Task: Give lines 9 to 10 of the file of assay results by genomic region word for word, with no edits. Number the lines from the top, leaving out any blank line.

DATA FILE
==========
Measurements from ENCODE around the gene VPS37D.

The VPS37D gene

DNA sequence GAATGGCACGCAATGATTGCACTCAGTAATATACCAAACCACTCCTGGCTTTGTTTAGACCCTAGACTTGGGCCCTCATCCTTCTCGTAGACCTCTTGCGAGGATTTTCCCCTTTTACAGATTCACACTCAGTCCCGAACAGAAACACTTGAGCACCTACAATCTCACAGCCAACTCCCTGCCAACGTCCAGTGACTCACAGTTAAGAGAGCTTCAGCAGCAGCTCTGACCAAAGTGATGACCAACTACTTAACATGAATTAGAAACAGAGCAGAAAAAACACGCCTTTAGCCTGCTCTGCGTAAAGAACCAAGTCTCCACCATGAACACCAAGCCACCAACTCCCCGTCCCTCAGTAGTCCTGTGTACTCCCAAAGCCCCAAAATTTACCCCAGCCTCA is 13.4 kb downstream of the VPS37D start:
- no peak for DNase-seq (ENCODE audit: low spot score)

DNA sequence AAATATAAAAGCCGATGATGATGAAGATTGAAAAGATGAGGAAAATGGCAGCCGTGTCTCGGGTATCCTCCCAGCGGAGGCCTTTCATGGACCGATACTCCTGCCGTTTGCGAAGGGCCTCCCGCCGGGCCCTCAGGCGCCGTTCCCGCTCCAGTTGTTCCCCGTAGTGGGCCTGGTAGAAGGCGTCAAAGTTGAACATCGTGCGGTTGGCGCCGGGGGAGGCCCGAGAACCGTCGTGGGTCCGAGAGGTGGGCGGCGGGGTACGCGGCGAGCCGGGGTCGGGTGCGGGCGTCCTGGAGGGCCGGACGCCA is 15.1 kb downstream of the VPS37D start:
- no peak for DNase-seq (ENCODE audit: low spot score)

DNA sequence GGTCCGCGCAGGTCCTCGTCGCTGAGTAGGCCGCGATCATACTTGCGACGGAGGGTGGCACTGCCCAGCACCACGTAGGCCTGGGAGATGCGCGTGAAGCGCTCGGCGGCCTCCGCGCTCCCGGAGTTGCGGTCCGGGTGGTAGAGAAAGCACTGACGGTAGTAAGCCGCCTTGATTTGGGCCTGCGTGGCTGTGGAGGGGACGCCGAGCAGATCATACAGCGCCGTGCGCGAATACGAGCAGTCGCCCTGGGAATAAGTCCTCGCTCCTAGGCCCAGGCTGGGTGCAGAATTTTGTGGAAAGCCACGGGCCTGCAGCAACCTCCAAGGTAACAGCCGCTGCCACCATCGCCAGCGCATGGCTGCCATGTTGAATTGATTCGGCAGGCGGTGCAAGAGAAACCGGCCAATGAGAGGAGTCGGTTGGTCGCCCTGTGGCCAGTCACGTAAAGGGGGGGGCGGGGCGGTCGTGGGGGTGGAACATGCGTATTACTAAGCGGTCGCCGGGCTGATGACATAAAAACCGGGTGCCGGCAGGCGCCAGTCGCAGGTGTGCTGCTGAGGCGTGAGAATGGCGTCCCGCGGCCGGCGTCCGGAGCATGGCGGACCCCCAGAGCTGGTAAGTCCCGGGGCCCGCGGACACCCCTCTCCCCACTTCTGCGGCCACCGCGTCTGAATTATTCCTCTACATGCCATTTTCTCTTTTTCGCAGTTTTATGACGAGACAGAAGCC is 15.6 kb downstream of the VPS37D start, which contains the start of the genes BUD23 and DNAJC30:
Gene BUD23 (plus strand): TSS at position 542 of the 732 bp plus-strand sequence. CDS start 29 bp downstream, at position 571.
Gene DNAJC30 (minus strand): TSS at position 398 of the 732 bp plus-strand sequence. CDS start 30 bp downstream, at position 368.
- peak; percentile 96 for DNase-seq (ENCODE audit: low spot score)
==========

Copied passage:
Gene DNAJC30 (minus strand): TSS at position 398 of the 732 bp plus-strand sequence. CDS start 30 bp downstream, at position 368.
- peak; percentile 96 for DNase-seq (ENCODE audit: low spot score)